The Directors of the Society in England have received a singular letter from four chiefs of the island, deacons also of the church there, wishing them to send some sacramental wine, medicines, and blankets for the sick, in exchange for two casks of oil forwarded for sale upon their account. The missionary meeting at Raiatea was also very productive of contributions of oil and arrowroot; and, what is still more encouraging, nearly twice as much oil was contributed from the island of Tahák, where no missionary as yet resides. Houses are building, and a trade, or exchange of commodities, is about to be opened amongst the islanders. The schools for chil. dren and adults are increasingly attended; and almost every native has learned, or is learning, to read. The work of translation has been commenced with the Epistles to the Ephesians and the First to the Thessalonians, and the Books of Ruth, Jonah, and Daniel, which are all either finished or in hand. About three tons of arrowroot and several tons of oil, furnished by a subscription of the adult members of the church, to an association for the support of missionaries, is now, in all probability, on its way to England, from this
altered land. A letter from Tamatoa, its king, to the Directors, informs them of his having burnt his evil spirits, and of the progress making in building their houses, and plastering them with lime. Two of the native members of the church here, have lately been dispatched to the island of Rurutu, one of whose chiefs bad for some time resided in Raiatea, and, with some of his people, been instructed there in reading, writing, and the principles of Christianity, which he professes to regard ; and as a proof that he does so, he desired that a Missionary might be sent with him home. That island has rapidly depopulated; the number of its inhabitants having been reduced from two thousand to as many hundred. The survivors are remarkably civil, and their country is as fertile, producing every necessary of life in superfluous abundance. On Taheite, civilization advances. At Burder's Point, scarcely a man or woman is now to be seen without hats or bonnets made in the English fashion: new houses, plastered and floored, are building for themselves by the natives, most of whom have gardens, in which vegetables and fruits are raised. Three hundred adults have been baptized here, after due and even scrupulous examination to prevent improper admission to that rite. Amongst these were the Queen and her sister, who are now very diligent teachers in the adult and Sunday schools. The infant Prince and daughter of the King were also baptized. Tati, a converted chief, and now one of the principal judges, takes an active part in the public worship of the people.-In Eimeo, a translation of the books of Joshua and Judges are in hand." The schools increase, and some of the natives, formerly priests or prophets of Oro, are very diligent and active catechists and teachers, and some of them sober and judicious deacons of the church of Christ. The erection of a new church, capable of holding all, or nearly all, the people of the island; and in the building of which, they are without exception to assist, is begun.-From South Africa, intelligence has been received of the safe arrival of Mr. Moffat, at New Lattakoo, whither he has removed from Griqua Town. At the Paarl there are few white or black inhabitants, who have not several times attended the public services, where from eleven to twelve hundred hearers now regularly assemble. Many of the slaves and free blacks who attend the schools, can repeat the whole Epistle to the Ephesians. The labours of Dr. Philip and Mr. Beck, at Cape Town, are singularly successful, their places of worship being overflowing.- From the West-India islands, no intelligence has recently been received, except from Berbice, where the mission and missionary schools are prospering, under the protection of the colonial government. Very liberal contributions have been made upon the island for the erection of a chapel; and to the church one and another are successively adding of those, we trust, who will be saved.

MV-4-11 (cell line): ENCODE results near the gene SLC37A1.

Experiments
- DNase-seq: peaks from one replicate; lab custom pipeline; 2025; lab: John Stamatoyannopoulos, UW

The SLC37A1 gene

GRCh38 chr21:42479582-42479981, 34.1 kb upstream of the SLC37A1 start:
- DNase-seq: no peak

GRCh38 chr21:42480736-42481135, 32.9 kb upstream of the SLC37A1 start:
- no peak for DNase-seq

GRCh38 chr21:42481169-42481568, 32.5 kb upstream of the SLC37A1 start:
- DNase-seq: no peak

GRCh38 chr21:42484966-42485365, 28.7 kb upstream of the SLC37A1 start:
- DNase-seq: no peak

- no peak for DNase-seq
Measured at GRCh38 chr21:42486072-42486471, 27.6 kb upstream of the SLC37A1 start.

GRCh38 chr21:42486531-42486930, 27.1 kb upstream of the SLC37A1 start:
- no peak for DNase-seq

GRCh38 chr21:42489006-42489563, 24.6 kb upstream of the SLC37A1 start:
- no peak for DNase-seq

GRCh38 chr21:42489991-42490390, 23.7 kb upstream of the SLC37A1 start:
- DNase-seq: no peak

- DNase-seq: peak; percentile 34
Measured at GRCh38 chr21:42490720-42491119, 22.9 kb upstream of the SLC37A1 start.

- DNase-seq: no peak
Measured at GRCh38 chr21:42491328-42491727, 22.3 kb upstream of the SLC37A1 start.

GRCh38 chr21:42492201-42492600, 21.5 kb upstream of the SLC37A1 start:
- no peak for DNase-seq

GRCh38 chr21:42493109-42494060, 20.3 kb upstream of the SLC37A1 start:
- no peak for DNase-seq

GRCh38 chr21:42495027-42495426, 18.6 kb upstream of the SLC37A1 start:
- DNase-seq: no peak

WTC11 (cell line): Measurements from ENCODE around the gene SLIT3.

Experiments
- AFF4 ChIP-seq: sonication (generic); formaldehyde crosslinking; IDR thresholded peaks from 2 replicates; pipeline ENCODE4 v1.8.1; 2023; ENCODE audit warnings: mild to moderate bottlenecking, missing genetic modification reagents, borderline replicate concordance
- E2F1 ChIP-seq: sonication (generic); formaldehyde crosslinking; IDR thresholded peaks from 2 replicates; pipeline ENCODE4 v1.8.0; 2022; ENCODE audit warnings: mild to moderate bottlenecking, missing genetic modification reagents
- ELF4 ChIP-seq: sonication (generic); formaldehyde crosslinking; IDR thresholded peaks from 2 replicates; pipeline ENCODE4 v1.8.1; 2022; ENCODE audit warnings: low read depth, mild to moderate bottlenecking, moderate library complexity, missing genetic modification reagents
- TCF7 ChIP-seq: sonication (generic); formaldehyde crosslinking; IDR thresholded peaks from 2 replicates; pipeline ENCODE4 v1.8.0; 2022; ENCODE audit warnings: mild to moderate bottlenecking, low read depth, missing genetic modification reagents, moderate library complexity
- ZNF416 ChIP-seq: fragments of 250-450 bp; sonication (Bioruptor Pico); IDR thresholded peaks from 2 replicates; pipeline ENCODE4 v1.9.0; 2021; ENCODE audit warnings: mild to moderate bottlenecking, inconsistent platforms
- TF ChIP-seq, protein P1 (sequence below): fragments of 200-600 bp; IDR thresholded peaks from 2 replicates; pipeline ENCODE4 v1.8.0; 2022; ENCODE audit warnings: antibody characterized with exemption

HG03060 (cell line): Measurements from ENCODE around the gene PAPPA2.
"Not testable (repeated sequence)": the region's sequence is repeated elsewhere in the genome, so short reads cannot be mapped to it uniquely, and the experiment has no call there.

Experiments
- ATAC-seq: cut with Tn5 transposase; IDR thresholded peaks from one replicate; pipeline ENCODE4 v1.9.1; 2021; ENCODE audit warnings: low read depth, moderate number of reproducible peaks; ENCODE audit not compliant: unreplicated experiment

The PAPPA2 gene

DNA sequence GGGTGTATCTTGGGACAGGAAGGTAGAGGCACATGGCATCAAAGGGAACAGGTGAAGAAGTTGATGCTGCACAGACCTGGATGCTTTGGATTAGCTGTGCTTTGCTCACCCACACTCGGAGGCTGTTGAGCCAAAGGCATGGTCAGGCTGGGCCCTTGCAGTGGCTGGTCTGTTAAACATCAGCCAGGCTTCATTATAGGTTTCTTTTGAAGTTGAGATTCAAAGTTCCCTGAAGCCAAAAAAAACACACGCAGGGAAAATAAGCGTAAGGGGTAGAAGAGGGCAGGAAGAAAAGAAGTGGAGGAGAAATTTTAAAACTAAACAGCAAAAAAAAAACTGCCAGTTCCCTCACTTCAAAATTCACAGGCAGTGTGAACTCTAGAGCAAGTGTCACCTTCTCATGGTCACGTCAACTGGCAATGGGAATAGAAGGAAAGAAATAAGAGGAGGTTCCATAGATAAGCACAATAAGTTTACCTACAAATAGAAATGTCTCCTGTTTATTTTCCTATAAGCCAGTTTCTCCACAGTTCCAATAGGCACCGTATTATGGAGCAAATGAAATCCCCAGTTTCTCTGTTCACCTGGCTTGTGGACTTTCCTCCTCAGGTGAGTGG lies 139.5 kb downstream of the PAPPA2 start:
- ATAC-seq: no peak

of the proceedings of the CHURCH MISSIONARY Society, there is scarcely any thing during the last quarter to report. Its attention has very laudably been directed to the Syrian clergy, who are in a most degraded state from ignorance and vice. Assistance has been afforded to the Syrian College and Grammar School at Cotym, from the funds of the Society; and ten teachers are supported by it, in such of the parishes as are either unable or unwilling to comply with the directions of the metran, or metropolitan, for supporting from the funds of the church or school in every parish. A press is also about to be established at the college, where the missionaries are actively